strip passes TIG pipe girth weld

Are strip passes considered good form when girth welding pipe - V-groove - 5G (PH) ? What are the "rules" for them?
Example would be a stainless steel pipe TIG weld around 22mm wall thickness steel pipe therefore 20+ weld runs, can be good to get things back to uniform height as approaching cap.
"strip passes" - part-circumference weld runs - not a complete pass.
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wrote:

Not sure about your terminology. The only time you do continuous weld beads around a large pipe is when it is on a rotator or on rollers. In the field you are breaking up the weld passes as position and fit-up require. Also you don't usually switch from vertical up to vertical down on the same weld pass.
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Hi Ernie - oops - completely messed up this one in the telling...
Trying again
No matter how you lay up the weld runs - 1G-rotated, 5G-up, whatever... Suppose you would have 27 runs - but you've ended up with a sector of the circumference which is less high than other parts (yes, for the same number of runs they whould have filled the groove to the same height, in an ideal world - but sometimes things are not so ideal). So before you get the the capping passes you do say a layer which is the full of the groove comprising several runs - but these runs go only say half way around the circumference...
With the intention that entering the capping pass, you have a uniform groove fill level - normally just below the pipe outer surface level.
So for one thing, that makes the number of runs in a pipe girth weld difficult to represent in one cross-section.
Now I know you are so skilled that this never happens to you... But it can happen to less experienced welders - you will have seen this(?)
I gather part-circumference runs are known as "strip" or "stripper" passes.
???
Rich Smith
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wrote:

I spend way more time inspecting pipe welds that running pipe welds. Monitoring your overall weld bead height is just something you have to keep track of. You can adjust your bead height by changing your travels speed. As an inspector I don't care how many passes you have in the groove. I care what your root looks like, and I care what your cap pass looks like. On steam lines I will mag particle your root to look for cracks, and I will mag your cap. If you have 23 passes on one side and 19 passes on the other does not matter to the code or to inspection. That is a personal thing, but is not important to whether or not your weld is accessible.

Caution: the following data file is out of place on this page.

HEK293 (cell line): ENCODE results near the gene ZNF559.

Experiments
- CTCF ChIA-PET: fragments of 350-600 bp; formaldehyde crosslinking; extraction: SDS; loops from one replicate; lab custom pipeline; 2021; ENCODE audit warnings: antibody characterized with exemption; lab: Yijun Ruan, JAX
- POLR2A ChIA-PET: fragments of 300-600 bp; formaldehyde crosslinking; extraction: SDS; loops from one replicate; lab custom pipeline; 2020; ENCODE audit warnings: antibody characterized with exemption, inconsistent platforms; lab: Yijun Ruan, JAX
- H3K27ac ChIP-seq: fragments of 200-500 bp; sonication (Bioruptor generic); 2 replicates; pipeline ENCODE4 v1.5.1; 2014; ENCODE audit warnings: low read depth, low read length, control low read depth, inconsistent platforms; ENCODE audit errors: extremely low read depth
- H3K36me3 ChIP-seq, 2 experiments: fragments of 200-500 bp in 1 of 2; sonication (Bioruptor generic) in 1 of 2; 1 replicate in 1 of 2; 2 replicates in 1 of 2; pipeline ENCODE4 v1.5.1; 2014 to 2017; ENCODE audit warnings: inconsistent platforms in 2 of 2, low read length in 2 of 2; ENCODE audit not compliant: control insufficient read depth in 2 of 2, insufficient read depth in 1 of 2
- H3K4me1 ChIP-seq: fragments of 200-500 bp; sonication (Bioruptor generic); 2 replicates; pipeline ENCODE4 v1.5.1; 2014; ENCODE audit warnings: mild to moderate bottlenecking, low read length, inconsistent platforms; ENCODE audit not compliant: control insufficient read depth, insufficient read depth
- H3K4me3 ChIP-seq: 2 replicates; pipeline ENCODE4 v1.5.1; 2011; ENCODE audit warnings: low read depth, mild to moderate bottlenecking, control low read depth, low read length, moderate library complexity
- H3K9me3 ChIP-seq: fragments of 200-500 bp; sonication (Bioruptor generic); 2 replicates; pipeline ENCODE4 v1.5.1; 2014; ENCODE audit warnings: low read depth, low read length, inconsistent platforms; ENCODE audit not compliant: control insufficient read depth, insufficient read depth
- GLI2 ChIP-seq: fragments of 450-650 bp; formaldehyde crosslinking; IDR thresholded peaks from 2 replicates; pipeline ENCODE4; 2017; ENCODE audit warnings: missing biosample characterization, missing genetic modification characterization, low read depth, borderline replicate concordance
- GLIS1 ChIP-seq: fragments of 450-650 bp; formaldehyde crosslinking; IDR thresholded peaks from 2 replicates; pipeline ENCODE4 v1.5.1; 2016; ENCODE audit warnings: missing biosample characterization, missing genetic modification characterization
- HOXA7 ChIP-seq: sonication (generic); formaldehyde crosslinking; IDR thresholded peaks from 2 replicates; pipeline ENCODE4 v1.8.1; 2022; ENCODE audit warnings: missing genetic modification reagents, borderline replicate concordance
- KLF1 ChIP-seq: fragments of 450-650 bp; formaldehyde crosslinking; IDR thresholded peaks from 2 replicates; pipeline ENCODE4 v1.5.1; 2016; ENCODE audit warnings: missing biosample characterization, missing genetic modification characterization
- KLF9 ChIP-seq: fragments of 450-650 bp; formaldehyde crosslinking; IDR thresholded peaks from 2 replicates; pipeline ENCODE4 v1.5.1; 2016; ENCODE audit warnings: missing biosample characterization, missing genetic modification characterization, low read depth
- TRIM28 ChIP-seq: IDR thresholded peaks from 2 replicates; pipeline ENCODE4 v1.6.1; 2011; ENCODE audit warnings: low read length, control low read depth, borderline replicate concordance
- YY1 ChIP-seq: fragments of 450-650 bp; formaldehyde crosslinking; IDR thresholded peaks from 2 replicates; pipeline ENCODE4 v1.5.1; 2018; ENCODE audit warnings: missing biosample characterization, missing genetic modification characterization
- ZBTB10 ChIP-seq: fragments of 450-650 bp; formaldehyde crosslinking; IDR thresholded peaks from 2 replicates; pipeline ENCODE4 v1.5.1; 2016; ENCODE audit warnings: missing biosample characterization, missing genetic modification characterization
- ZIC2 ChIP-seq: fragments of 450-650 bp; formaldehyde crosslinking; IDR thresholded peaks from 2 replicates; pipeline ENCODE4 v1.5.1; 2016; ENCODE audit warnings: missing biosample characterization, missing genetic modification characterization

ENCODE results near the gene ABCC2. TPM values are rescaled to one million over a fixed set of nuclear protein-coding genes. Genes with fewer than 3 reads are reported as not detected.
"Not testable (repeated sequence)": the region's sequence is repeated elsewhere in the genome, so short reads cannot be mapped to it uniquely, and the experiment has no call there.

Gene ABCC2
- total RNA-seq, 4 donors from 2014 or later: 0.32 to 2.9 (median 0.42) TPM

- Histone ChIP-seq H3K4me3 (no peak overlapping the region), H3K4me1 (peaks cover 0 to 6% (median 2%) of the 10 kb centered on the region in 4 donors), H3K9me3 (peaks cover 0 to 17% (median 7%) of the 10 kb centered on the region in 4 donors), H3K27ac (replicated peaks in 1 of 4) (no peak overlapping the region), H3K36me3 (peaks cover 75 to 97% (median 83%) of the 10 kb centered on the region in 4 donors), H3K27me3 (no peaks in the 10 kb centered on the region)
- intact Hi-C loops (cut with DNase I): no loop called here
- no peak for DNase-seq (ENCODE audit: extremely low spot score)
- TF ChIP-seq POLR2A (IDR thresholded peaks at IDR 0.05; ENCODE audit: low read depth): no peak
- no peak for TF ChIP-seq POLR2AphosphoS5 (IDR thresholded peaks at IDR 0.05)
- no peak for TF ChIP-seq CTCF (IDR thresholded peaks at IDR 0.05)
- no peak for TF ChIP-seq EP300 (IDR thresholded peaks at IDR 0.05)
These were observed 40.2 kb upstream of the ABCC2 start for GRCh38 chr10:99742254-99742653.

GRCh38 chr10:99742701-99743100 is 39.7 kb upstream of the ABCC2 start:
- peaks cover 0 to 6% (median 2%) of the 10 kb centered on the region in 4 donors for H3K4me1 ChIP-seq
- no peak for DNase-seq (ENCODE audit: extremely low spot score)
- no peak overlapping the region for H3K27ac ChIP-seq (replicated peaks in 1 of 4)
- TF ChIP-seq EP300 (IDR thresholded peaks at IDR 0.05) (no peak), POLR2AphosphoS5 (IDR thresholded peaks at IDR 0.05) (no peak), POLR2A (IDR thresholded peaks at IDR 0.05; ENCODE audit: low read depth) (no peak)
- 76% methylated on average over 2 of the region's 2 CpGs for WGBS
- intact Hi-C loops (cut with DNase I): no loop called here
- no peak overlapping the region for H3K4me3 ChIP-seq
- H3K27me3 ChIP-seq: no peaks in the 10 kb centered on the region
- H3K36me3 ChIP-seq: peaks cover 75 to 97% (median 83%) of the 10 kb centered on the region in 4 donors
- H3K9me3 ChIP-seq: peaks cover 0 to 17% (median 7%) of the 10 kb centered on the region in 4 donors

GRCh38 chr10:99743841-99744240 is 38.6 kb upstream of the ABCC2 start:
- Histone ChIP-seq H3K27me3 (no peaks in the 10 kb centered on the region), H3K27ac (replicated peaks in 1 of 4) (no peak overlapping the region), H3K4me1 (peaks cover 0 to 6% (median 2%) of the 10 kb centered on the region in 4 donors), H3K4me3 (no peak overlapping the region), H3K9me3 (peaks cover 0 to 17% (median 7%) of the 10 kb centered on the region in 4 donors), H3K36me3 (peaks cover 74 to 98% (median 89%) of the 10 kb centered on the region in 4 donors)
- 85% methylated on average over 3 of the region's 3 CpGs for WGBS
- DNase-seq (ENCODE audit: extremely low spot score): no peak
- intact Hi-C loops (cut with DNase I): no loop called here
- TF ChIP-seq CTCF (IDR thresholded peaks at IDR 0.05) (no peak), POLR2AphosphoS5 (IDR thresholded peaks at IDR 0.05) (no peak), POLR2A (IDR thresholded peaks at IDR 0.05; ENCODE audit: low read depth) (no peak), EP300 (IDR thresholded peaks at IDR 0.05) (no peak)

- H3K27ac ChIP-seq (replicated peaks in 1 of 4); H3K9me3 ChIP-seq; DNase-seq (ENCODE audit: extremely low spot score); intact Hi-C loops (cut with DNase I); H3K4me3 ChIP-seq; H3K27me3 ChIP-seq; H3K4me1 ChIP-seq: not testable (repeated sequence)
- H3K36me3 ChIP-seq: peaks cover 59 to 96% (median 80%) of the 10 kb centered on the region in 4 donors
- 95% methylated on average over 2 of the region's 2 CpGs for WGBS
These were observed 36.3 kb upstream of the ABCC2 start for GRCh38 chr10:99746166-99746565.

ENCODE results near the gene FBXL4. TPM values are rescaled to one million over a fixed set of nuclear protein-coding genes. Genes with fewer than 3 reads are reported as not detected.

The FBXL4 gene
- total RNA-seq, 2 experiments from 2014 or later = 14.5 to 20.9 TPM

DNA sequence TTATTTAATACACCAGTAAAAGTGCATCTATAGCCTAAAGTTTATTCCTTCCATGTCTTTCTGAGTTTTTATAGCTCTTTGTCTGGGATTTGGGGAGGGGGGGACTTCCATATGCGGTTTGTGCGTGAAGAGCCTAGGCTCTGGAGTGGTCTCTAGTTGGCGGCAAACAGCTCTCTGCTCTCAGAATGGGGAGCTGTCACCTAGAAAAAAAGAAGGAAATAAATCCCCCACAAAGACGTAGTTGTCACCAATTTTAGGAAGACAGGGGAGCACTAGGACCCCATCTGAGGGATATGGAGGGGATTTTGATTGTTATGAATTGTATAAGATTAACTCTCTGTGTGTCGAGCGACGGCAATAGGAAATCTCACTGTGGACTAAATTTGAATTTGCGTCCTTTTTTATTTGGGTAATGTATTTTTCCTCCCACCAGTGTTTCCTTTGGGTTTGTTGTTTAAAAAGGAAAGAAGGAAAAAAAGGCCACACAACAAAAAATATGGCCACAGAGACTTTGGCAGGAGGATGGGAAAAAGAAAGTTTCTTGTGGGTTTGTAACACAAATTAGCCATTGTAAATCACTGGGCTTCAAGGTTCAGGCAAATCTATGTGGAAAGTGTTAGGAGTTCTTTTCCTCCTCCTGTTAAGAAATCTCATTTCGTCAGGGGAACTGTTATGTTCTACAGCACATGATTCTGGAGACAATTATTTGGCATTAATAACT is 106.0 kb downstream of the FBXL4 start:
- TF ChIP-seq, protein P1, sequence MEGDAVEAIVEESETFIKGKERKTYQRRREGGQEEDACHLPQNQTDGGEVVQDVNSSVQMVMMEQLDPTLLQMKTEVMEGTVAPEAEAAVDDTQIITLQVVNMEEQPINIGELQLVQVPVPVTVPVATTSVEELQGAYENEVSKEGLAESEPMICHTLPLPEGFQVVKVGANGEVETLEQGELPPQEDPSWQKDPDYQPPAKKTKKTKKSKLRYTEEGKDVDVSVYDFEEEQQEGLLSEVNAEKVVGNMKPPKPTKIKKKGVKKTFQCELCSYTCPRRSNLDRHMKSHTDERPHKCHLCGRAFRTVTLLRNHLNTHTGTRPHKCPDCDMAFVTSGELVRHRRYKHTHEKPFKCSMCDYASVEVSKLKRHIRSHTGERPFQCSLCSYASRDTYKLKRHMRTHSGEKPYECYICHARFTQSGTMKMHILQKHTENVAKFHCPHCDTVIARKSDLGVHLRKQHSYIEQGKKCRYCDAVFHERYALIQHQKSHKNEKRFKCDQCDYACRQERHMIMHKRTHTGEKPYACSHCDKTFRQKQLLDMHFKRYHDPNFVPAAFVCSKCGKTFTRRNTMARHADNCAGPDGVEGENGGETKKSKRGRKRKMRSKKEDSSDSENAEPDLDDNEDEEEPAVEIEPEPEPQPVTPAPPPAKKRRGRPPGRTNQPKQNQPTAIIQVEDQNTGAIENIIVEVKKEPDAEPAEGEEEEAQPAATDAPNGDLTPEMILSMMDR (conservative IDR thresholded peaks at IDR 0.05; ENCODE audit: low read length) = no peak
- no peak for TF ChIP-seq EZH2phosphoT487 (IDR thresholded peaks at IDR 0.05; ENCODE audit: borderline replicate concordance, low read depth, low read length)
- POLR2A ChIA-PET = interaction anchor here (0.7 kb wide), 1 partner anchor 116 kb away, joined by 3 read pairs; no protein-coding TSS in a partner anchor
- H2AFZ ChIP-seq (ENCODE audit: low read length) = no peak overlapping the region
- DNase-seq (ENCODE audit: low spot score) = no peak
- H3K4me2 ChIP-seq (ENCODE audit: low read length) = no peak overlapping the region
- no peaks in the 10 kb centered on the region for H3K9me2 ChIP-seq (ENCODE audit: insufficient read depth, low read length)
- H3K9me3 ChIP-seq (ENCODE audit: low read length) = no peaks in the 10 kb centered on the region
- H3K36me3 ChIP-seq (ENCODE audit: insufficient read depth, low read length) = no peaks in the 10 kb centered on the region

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For some alloys - like duplex stainless steel or Ni-alloys - you are tightly bound by your heat input and it would not be a good idea to try to change bead height by significantly changing travel speed? I have seen that with duplex you have to get going and stay going at that speed you know you need... Of course, different fill in different sectors of the circumference means that you are making a systematic error going faster in one sector than another (if speed change were random, the different bead sizes would cancel eachother out(?)).
I note your point - for sure you cannot inspect how many runs there are between root and cap for a production weld which cannot be destructively tested (eg. section and macro-etch) - nor does it matter metallurgically so long as you have always stayed within close limits on welding conditions...
Thanks and best wishes
Rich
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